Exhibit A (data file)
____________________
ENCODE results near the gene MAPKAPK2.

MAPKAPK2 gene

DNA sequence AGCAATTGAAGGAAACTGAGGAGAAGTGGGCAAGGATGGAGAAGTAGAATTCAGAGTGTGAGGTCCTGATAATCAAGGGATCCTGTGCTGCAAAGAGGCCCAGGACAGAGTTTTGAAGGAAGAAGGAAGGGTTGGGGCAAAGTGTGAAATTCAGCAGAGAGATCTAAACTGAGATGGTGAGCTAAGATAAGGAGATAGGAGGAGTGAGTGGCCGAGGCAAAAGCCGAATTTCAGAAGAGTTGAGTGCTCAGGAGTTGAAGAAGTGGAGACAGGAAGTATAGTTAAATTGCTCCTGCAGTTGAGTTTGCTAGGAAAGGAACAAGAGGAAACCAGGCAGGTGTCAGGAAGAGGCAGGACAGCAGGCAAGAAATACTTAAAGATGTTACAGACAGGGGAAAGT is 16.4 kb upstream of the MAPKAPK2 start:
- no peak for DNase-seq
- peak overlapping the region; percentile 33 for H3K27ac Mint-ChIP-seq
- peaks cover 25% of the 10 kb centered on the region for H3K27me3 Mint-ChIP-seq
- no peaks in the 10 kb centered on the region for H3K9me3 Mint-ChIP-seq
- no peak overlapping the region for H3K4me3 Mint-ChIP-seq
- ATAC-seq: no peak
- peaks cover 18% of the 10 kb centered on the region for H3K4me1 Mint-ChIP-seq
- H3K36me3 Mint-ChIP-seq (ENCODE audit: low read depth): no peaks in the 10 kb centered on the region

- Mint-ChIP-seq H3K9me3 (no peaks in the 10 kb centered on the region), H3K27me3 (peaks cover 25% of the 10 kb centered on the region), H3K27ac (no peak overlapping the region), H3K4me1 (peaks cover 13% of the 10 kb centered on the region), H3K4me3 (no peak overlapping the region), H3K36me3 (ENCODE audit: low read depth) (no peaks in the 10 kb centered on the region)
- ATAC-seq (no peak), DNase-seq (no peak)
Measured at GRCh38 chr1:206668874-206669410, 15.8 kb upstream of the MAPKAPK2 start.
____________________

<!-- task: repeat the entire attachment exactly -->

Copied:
ENCODE results near the gene MAPKAPK2.

MAPKAPK2 gene

DNA sequence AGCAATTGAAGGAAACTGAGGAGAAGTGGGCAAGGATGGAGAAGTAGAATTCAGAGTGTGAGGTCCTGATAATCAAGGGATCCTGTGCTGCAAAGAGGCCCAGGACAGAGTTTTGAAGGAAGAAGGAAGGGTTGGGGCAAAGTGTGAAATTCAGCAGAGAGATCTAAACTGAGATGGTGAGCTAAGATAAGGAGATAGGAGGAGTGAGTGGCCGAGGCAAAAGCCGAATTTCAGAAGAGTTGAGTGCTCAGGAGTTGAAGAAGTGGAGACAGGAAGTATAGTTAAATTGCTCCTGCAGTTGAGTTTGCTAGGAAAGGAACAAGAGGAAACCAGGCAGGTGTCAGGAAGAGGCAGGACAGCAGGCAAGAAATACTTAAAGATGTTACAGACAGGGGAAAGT is 16.4 kb upstream of the MAPKAPK2 start:
- no peak for DNase-seq
- peak overlapping the region; percentile 33 for H3K27ac Mint-ChIP-seq
- peaks cover 25% of the 10 kb centered on the region for H3K27me3 Mint-ChIP-seq
- no peaks in the 10 kb centered on the region for H3K9me3 Mint-ChIP-seq
- no peak overlapping the region for H3K4me3 Mint-ChIP-seq
- ATAC-seq: no peak
- peaks cover 18% of the 10 kb centered on the region for H3K4me1 Mint-ChIP-seq
- H3K36me3 Mint-ChIP-seq (ENCODE audit: low read depth): no peaks in the 10 kb centered on the region

- Mint-ChIP-seq H3K9me3 (no peaks in the 10 kb centered on the region), H3K27me3 (peaks cover 25% of the 10 kb centered on the region), H3K27ac (no peak overlapping the region), H3K4me1 (peaks cover 13% of the 10 kb centered on the region), H3K4me3 (no peak overlapping the region), H3K36me3 (ENCODE audit: low read depth) (no peaks in the 10 kb centered on the region)
- ATAC-seq (no peak), DNase-seq (no peak)
Measured at GRCh38 chr1:206668874-206669410, 15.8 kb upstream of the MAPKAPK2 start.